Criminal Justice

Did feds pick 'low-hanging fruit' by indicting editor in Anonymous hack attack on ex-employer site?

News that a mainstream journalist had been federally indicted Thursday for allegedly helping Anonymous hack into a former employer’s website led to his immediate ouster from his current job.

Matthew Keys, 26, was suspended with pay as a deputy social media editor for Reuters, Reuters itself reported.

His lawyer, Tor Ekeland of New York, said Keys maintains his innocence and “looks forward to contesting these baseless charges,” another Reuters article reports.

He is accused by the feds of having provided a username and password that helped an Anonymous hacker briefly get access to a Los Angeles Times website in 2010 and alter an article. Keys formerly worked for the Fox 40 station in Sacramento, which, like the Times, is owned by Tribune Co. and had lost his job there several months earlier.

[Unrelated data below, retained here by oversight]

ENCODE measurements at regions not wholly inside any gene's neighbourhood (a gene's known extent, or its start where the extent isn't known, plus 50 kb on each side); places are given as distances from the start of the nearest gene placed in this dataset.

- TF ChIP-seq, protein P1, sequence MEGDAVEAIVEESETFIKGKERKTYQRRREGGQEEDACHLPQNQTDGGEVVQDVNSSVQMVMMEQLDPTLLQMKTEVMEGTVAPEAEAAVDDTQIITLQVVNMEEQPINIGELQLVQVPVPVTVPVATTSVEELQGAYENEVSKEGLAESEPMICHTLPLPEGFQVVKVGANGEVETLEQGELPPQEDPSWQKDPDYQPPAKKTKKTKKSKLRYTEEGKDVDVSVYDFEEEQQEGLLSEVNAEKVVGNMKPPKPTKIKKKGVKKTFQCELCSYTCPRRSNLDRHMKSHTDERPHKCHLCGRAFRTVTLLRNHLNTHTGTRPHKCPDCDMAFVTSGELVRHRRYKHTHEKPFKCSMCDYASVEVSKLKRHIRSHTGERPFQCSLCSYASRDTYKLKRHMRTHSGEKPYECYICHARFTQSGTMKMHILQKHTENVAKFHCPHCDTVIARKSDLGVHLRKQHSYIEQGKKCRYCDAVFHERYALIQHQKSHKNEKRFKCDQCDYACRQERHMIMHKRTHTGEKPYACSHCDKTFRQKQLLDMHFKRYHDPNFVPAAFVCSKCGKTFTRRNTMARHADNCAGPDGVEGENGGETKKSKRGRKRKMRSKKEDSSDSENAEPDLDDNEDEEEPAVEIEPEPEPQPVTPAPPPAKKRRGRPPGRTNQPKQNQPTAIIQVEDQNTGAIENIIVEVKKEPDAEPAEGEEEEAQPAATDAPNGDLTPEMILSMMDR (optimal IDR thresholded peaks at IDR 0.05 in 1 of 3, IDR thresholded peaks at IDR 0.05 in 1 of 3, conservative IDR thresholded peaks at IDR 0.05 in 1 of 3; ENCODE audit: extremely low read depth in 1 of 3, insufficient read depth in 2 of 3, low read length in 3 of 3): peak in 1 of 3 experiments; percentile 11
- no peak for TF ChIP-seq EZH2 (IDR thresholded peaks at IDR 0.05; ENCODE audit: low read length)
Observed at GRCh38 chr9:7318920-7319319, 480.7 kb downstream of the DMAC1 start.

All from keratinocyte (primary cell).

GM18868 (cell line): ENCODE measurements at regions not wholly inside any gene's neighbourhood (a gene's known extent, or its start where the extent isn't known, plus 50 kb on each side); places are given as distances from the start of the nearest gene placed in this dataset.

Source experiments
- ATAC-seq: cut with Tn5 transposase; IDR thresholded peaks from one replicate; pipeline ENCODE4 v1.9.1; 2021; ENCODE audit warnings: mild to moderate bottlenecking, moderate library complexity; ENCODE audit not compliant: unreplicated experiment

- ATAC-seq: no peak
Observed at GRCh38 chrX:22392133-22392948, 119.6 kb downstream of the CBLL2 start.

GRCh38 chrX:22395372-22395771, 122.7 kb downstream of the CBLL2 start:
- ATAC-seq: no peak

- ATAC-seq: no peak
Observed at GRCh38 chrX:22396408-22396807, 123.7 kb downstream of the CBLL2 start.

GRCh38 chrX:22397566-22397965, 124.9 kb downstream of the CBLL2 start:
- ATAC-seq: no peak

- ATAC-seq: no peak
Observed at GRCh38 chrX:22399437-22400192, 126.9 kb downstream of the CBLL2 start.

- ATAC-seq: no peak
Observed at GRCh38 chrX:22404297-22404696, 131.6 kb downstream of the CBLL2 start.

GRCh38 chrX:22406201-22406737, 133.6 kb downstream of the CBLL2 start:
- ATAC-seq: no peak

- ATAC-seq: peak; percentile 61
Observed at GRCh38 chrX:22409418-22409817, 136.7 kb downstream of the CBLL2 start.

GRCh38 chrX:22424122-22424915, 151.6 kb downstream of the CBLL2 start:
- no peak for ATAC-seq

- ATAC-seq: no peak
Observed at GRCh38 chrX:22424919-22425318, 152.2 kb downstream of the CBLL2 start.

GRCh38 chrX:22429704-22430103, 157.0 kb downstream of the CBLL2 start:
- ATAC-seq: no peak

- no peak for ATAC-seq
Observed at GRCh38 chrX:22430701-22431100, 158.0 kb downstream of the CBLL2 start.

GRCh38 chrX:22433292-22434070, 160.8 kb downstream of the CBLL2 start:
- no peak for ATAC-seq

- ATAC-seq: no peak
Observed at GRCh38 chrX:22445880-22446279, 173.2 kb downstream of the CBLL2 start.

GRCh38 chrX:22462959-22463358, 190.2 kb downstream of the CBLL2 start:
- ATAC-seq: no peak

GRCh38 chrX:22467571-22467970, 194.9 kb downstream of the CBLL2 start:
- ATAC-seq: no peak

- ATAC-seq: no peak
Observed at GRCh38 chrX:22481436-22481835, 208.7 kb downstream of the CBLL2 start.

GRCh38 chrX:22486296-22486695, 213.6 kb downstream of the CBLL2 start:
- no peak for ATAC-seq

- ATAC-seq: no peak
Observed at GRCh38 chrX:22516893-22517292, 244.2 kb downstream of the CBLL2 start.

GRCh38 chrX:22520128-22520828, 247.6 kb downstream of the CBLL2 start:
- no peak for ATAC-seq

A California criminal defense lawyer who has represented hackers and Anonymous members questioned why a relatively minimal invasion had resulted in a federal indictment.

“It was a prank. It really could have been handled civilly through a lawsuit,” said attorney Jay Leiderman. He speculated that Keys was simply “low-hanging fruit” that prosecutors could pluck for prosecution, reports the L.A. Now page of the Los Angeles Times.

Additional and related coverage:

Fox News: “Reuters’ Matthew Keys charged with aiding hackers Anonymous in 2010”

Huffington Post: “My Friend, Alleged Computer Hacker Matthew Keys “

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